Enlarge / A sample chiplet design, with the CPU dies made with a more advanced manufacturing process and the chipset and some other functions made on older, cheaper processes. (credit: Universal Chipset Interconnect Express)
Some of the CPU industry's heaviest hitters—including Intel, AMD, Qualcomm, Arm, TSMC, and Samsung—are banding together to define a new standard for chiplet-based processor designs. Dubbed Universal Chiplet Interconnect Express (UCIe for short), the new standard seeks to define an open, interoperable standard for combining multiple silicon dies (or chiplets) into a single package.
Intel, AMD, and others are already designing or selling chiplet-based processors in some form—most of AMD's Ryzen CPUs use chiplets, and Intel's upcoming Sapphire Rapids Xeon processors will, too. But these chips all use different interconnects to enable communication between chiplets. The UCIe standard, if it succeeds, will replace those with a single standard, in theory making it much easier for smaller companies to take advantage of chiplet-based designs or for one company to include another company's silicon in its own products.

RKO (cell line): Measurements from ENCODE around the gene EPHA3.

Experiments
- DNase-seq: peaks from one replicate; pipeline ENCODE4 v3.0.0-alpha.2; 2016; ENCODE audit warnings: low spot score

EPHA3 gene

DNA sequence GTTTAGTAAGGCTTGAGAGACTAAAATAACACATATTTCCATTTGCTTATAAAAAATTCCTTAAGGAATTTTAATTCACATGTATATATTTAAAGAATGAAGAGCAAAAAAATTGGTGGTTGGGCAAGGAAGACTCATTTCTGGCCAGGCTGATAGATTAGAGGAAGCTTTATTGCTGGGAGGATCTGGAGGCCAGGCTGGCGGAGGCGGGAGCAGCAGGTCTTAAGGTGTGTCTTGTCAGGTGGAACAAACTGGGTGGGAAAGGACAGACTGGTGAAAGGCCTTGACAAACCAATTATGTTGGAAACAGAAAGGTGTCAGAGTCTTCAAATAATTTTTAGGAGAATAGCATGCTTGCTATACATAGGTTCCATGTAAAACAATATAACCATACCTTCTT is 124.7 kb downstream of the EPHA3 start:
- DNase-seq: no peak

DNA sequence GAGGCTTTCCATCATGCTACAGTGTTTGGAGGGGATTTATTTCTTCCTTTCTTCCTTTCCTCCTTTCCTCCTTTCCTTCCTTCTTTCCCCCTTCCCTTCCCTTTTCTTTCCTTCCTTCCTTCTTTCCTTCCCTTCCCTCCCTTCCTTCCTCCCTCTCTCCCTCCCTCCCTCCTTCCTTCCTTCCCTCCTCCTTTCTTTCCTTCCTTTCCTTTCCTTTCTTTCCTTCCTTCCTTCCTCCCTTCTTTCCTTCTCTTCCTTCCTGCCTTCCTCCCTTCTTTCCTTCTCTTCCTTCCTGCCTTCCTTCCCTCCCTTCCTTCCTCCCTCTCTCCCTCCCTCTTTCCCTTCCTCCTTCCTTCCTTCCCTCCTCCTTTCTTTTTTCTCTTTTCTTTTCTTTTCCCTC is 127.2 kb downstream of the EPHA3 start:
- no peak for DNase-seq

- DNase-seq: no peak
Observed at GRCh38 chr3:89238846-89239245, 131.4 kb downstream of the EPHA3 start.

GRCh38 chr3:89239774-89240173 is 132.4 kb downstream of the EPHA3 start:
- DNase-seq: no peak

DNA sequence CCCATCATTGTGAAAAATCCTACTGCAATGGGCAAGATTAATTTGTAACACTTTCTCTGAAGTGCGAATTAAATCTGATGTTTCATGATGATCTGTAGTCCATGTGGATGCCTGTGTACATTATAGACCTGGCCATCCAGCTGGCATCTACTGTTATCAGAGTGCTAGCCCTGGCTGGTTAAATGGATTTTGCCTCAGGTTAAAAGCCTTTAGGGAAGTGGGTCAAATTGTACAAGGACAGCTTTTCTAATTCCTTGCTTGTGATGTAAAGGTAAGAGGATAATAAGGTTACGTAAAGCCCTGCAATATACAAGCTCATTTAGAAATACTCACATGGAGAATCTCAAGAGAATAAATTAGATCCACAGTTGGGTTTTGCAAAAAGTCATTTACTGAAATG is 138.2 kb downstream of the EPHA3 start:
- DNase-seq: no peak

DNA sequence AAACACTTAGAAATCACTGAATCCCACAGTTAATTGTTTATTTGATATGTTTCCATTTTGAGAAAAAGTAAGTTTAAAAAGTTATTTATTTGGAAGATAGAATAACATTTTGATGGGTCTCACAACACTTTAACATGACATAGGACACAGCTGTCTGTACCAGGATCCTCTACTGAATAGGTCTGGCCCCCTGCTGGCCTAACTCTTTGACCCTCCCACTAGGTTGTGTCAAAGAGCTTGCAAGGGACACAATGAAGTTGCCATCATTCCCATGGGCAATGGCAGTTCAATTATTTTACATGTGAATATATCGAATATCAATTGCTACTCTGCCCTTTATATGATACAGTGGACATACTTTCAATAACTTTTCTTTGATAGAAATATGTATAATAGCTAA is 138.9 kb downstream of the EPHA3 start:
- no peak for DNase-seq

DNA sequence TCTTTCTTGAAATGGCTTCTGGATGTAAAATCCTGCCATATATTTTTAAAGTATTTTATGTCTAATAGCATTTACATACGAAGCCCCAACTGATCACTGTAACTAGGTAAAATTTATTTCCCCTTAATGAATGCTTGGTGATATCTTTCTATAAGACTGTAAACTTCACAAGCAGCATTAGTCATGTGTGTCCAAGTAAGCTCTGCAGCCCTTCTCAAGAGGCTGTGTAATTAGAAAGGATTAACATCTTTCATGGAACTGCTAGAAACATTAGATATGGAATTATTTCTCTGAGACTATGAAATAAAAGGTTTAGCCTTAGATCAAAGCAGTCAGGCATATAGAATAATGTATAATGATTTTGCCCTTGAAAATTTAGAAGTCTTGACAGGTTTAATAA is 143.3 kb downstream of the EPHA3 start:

The UCIe (which is the name of the specification and the organization) lays out its goals in defining the UCIe standard. [credit: Universal Chipset Interconnect Express ]
Chiplet-based designs are advantageous when making large chips on cutting-edge manufacturing nodes partly because they cut down on the amount of silicon manufacturers need to throw out. If a manufacturing defect affects one CPU core, tossing (or binning) a single 8-core chiplet is a whole lot cheaper than having to toss a huge 16- or 32-core processor die. Chiplet designs also let you mix-and-match chips and manufacturing processes. You could, for example, use an older, cheaper process for your chipset and a newer, cutting-edge process for your processor cores and cache. Or you could put an AMD GPU on the same package as an Intel CPU .